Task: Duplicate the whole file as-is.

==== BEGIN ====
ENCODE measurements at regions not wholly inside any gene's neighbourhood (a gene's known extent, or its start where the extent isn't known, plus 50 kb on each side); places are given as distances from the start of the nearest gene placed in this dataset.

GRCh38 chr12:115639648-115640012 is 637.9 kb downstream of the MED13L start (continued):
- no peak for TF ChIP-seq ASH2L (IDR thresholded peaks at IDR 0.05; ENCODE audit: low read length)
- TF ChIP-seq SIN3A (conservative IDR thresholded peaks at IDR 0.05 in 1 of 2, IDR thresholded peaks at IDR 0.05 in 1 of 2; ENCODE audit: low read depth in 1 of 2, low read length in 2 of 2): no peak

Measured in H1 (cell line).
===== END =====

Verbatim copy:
ENCODE measurements at regions not wholly inside any gene's neighbourhood (a gene's known extent, or its start where the extent isn't known, plus 50 kb on each side); places are given as distances from the start of the nearest gene placed in this dataset.

GRCh38 chr12:115639648-115640012 is 637.9 kb downstream of the MED13L start (continued):
- no peak for TF ChIP-seq ASH2L (IDR thresholded peaks at IDR 0.05; ENCODE audit: low read length)
- TF ChIP-seq SIN3A (conservative IDR thresholded peaks at IDR 0.05 in 1 of 2, IDR thresholded peaks at IDR 0.05 in 1 of 2; ENCODE audit: low read depth in 1 of 2, low read length in 2 of 2): no peak

Measured in H1 (cell line).